Even though J’s XC season is over, he’s had a lot of XC excitement this weekend. Saturday we were able to head out to Jamestown to cheer on the State runners (J’s high school came in 5th at the State level!!!) and yesterday the team had their recognition reception. I always come out of J’s XC recognition reception a little overwhelmed emotionally. I’m not saying that I’m feeling a million different emotions, I’m just feeling a lot of big emotions. I think the biggest feeling I came out with was that of gratitude. I’m so grateful for the kids on J’s team. I’m so grateful for the coaches that mentor…

  • autism,  cross-country,  high school,  teen years

    My kids get more than 17 seconds

    This weekend Steve introduced the kids to one of the most inspirational sports movies of all time–Rudy–and while they both really enjoyed it, W was a little confused as to why Rudy, who had worked so hard at school and at practice, wasn’t ever able to play in a game until the last college game of his senior year. And even then he only got to play for 17 seconds. 17 seconds. After all of the hard work, blood, sweat, and tears of every single practice, Daniel “Rudy” Ruettiger  only got to actually play 17 seconds of a real game of college football. After all of the heart and sweat our…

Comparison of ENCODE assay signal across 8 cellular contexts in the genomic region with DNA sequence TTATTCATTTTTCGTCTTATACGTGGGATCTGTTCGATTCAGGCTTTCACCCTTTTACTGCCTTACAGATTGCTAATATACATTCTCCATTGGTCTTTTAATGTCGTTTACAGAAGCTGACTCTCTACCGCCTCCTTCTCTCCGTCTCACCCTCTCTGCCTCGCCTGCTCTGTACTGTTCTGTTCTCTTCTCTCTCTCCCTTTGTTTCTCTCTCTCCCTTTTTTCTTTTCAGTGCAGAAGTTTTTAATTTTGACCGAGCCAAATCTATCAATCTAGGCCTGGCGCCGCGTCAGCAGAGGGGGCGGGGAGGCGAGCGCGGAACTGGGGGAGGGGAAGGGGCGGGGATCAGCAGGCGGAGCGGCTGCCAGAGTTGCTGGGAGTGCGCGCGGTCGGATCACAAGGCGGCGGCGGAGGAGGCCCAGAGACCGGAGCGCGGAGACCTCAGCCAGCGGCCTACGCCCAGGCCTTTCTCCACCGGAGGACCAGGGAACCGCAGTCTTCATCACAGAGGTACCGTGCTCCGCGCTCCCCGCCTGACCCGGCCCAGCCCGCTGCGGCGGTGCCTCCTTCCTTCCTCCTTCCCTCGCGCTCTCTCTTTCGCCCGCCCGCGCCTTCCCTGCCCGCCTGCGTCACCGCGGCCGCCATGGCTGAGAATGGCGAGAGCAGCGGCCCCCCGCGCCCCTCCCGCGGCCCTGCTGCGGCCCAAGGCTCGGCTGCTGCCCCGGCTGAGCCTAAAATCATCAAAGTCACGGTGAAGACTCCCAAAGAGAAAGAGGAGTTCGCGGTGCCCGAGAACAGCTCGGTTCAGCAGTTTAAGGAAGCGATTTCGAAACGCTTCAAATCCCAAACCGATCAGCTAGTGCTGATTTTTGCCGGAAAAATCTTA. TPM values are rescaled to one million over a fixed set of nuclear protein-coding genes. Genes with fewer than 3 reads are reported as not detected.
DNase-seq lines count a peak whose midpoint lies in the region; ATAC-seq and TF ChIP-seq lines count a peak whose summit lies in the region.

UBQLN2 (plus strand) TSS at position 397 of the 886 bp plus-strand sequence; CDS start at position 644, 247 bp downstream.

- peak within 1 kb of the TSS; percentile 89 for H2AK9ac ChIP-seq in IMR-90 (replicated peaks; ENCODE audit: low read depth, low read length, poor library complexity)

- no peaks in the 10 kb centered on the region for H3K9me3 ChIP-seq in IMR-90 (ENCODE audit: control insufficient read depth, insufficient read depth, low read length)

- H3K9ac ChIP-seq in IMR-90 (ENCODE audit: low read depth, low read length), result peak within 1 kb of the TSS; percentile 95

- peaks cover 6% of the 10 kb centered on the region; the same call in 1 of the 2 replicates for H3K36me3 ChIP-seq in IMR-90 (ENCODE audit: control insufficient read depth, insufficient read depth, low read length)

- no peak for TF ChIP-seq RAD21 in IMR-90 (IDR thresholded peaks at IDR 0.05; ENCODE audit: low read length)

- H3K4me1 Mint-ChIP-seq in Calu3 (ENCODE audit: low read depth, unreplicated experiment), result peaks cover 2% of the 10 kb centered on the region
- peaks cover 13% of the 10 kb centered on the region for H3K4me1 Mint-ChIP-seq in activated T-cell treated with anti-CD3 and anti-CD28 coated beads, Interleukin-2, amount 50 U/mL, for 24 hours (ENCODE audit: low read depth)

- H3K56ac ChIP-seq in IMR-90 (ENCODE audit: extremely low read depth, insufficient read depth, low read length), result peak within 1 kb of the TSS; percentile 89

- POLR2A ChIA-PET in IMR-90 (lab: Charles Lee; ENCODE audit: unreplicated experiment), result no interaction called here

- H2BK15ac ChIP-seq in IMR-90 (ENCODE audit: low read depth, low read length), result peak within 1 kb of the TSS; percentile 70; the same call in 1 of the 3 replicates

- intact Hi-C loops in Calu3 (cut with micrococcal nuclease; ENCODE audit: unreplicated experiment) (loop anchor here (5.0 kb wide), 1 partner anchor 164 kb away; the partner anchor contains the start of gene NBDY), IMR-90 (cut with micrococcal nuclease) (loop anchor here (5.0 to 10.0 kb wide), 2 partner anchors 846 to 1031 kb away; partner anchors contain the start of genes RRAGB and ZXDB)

• autism,  cross-country,  high school,  teen years

    Support Squad

    I talk a lot about J’s XC team and the amazing boys and coaches he gets to hang out with every day. I haven’t really talked about the parents and families of the kids who run XC. They’re pretty amazing too. This Saturday was EDC–where all class A schools in Eastern North Dakota run against each other. It’s a pretty big race, with lots of kids and schools (11 schools I think?). It’s also one of the biggest races for the kids hoping to go to State. The parents of both the boys and girls teams worked really hard behind the scenes to make this meet really special for the…

  • autism,  cross-country,  high school,  milestones,  social skills,  teen years

    16